ausitn music networkAfter the 1994 SXSW, he was burnt out and sold his share of the conference to his partners. He went on to produce the Rocker Girl Women In Music Conference in Seattle in 2000. He was then hired by the Dutch Rock and Pop Institute to create a SXSW-style conference for Europe. He relocated to Amsterdam and all was set to go, but unfortunately, the launch date for the conference was October 16, 2001, just a few weeks after 9/11. Obvious complications arose, and Meyers returned to Austin and began playing with Bruce Robison, Kevin McKinney and others.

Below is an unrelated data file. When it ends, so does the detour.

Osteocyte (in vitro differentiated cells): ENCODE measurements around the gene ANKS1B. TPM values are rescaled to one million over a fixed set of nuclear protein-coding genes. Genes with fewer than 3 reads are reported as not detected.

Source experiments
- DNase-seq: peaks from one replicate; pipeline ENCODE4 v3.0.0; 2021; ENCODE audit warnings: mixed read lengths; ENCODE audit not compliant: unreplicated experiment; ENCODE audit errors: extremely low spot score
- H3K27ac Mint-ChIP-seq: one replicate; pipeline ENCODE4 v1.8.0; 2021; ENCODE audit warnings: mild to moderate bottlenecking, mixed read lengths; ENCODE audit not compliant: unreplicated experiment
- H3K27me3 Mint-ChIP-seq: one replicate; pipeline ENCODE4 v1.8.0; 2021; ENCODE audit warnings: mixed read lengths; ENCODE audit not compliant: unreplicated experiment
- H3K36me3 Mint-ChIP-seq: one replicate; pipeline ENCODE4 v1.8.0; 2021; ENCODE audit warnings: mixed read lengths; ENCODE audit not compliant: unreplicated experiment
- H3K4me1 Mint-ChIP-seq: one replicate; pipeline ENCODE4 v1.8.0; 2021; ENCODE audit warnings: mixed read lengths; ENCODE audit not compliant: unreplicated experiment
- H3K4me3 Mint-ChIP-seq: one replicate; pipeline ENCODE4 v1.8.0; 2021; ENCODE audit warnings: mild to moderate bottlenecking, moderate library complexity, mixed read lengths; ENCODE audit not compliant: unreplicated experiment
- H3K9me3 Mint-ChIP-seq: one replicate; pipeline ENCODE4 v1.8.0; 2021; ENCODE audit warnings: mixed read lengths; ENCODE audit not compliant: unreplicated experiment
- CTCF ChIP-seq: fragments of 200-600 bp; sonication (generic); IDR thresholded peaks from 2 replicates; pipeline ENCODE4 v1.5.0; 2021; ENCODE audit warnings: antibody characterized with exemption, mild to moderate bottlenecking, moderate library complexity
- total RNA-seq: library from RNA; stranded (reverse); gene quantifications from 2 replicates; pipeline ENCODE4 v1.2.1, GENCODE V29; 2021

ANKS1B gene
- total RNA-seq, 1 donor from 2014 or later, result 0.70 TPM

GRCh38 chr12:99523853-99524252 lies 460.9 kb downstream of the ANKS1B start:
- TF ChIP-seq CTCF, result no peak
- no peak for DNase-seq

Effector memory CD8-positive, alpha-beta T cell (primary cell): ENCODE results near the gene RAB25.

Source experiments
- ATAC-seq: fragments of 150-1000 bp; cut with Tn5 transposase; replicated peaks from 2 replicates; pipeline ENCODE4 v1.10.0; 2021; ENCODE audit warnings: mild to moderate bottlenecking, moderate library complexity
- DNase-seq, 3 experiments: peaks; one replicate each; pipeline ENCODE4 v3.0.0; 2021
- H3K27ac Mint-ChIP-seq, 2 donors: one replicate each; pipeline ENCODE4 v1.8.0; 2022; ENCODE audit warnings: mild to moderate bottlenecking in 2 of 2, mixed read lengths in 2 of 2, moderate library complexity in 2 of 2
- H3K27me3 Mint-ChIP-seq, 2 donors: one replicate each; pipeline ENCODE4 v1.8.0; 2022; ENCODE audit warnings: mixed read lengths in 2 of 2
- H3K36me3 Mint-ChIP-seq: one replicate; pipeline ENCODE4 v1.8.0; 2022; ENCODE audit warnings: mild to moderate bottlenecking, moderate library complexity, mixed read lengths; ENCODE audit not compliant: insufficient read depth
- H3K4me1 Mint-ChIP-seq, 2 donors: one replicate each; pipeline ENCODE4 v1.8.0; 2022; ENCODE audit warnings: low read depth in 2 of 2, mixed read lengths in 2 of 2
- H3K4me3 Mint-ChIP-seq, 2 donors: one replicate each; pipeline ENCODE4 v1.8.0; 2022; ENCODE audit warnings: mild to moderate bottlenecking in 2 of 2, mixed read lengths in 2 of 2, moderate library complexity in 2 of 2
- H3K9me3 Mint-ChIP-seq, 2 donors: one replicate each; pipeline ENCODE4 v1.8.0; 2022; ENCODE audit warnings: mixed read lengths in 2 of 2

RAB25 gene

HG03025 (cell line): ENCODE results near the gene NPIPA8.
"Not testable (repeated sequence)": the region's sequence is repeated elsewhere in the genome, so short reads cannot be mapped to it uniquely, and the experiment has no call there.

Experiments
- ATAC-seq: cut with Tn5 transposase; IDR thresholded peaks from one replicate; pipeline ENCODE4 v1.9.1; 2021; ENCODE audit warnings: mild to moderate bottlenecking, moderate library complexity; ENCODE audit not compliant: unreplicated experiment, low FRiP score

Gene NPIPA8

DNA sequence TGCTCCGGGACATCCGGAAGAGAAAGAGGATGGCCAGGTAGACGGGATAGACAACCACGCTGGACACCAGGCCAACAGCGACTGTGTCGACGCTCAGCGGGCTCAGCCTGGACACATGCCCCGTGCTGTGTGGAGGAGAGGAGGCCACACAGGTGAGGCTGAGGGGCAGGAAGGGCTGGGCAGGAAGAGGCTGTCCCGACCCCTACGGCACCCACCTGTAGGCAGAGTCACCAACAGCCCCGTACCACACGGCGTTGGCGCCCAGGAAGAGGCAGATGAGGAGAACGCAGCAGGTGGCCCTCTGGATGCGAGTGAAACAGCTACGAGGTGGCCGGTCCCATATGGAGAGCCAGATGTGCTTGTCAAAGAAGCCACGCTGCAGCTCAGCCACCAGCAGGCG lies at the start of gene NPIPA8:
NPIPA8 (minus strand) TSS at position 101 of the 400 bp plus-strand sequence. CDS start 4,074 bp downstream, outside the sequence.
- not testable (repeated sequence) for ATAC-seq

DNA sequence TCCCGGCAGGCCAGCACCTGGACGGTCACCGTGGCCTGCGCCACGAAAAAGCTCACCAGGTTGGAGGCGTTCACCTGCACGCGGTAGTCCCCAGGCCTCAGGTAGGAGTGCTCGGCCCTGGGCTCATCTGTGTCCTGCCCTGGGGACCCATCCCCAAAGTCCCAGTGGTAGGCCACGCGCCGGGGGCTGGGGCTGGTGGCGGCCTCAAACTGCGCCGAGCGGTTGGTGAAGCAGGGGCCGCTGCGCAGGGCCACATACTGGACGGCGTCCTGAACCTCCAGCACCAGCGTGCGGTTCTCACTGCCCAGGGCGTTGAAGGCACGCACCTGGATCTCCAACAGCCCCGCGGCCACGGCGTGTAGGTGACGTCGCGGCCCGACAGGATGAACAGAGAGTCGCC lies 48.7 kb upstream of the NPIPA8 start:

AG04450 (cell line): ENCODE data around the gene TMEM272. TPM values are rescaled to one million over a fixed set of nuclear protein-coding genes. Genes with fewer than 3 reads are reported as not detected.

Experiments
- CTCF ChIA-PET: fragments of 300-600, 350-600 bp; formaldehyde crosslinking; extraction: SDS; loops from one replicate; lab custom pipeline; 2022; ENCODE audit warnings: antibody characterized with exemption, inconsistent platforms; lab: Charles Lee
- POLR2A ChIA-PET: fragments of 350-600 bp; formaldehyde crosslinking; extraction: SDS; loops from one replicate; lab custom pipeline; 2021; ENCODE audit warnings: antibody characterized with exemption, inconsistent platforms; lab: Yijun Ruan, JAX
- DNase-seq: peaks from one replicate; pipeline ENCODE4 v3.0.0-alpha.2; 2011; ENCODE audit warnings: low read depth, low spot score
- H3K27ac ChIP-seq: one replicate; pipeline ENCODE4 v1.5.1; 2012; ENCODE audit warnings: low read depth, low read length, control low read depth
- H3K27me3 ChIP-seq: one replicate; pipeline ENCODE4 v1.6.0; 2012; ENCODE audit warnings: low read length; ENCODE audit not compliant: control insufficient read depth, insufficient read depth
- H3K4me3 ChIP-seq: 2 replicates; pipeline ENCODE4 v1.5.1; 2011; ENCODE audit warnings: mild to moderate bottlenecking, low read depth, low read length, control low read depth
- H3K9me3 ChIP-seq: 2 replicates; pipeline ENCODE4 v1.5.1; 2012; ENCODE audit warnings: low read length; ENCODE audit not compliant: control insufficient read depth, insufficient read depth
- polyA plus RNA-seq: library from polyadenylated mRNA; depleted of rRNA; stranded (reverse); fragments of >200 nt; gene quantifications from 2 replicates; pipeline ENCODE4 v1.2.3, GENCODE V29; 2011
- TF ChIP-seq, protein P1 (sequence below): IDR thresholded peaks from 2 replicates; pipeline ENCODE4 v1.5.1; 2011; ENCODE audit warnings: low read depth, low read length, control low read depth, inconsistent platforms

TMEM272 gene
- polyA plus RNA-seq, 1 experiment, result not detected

In mid-June of this year, he called Eddie Wilson who had the contract on AMN then, and asked why it wasn’t doing better than it was. Wilson’s reply was, “If you think you can do a better job, here’s the keys.” The network had been written out of the city budget by then and was scheduled to be shut down at the end of October. So Meyers came in and revamped the station from programming to changing the business and production models. Thanks to the City Manager, money was found by the City Council in the culture money budget (funds that come from hotel bed tax revenue) to keep AMN alive for the time being. This is what he had to say about AMN today.

R&R: Tell me about the Austin Music Network.